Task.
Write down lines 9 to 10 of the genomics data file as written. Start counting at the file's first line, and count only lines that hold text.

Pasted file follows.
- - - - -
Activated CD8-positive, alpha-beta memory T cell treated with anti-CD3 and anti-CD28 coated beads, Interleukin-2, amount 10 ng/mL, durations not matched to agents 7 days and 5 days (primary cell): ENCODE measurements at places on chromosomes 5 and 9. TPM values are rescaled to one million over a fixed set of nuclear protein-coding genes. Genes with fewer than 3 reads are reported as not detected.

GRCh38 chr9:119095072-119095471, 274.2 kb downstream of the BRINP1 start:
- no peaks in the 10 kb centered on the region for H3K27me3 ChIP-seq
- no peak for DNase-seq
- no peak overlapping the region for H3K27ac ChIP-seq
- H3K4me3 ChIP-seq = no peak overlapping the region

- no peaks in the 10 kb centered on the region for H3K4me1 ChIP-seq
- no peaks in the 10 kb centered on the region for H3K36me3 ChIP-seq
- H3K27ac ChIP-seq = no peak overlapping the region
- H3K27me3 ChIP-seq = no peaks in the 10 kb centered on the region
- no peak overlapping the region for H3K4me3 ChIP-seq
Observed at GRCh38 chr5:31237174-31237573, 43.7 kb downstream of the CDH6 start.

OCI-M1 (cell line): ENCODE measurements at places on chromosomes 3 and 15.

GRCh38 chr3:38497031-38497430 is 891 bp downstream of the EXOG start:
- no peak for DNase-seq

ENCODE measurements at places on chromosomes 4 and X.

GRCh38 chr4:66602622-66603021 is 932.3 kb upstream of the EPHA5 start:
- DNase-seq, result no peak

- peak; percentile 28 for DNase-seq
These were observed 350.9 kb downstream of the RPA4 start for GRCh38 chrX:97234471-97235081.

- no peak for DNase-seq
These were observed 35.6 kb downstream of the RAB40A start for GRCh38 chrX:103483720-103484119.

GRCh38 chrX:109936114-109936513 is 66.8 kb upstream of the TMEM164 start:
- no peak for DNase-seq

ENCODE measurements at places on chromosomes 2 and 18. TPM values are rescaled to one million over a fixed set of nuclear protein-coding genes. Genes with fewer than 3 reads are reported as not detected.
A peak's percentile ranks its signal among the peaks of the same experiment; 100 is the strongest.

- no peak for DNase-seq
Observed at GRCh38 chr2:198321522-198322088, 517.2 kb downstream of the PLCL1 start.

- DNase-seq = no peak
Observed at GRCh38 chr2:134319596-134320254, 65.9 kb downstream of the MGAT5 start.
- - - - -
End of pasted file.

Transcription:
- H3K27ac ChIP-seq = no peak overlapping the region
- H3K27me3 ChIP-seq = no peaks in the 10 kb centered on the region